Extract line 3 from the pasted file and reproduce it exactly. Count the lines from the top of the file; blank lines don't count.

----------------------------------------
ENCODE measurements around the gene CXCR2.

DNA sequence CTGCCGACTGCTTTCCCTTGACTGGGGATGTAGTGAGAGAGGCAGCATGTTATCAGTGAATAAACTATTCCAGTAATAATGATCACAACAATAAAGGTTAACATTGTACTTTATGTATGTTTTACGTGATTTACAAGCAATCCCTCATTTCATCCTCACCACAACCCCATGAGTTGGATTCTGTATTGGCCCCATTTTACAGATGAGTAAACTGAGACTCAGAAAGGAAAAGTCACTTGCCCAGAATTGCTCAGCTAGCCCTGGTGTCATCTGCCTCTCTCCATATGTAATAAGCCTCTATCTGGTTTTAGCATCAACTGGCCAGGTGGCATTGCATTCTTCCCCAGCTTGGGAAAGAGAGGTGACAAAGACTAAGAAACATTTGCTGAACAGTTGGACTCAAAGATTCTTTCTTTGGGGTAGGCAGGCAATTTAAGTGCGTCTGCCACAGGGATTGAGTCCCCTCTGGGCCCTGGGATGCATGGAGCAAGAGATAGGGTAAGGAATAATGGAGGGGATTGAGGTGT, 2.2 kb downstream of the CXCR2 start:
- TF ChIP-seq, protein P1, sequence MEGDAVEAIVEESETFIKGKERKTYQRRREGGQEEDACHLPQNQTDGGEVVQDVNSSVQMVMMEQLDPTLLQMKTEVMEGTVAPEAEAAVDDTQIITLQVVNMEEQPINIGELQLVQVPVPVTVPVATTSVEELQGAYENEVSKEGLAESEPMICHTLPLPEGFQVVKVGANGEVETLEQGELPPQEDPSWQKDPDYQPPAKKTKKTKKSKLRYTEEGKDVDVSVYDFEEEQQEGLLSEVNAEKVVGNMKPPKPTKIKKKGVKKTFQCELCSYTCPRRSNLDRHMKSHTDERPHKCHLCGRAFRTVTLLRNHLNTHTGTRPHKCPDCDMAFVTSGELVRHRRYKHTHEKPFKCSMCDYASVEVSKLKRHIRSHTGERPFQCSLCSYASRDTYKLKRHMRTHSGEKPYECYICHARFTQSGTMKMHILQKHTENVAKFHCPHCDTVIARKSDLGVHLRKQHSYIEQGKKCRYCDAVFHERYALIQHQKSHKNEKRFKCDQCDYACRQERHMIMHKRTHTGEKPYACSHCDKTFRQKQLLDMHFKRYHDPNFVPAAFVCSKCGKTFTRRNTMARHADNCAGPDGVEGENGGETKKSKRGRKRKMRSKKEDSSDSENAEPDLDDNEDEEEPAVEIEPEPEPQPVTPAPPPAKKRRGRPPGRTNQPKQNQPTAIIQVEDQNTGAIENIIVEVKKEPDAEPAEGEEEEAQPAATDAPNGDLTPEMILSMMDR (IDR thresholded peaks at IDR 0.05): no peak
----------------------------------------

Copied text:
- TF ChIP-seq, protein P1, sequence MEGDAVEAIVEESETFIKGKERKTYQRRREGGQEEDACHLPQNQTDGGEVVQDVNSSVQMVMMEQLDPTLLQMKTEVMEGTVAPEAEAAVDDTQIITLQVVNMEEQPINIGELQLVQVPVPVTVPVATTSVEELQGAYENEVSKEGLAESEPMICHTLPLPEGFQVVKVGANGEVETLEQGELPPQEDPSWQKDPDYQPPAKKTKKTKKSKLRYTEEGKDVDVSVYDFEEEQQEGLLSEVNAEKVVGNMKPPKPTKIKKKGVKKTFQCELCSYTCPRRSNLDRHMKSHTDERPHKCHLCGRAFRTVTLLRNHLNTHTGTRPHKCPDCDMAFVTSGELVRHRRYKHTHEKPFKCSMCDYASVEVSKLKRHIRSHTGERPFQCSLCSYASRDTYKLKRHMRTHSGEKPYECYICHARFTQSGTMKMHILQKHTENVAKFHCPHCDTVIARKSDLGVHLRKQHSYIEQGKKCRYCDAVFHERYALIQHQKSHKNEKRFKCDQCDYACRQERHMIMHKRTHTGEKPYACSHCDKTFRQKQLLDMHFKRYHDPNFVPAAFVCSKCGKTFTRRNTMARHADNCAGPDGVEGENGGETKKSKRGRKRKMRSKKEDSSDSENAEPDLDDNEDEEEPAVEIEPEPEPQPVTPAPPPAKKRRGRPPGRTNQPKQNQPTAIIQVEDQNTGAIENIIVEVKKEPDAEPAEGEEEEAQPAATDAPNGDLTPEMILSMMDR (IDR thresholded peaks at IDR 0.05): no peak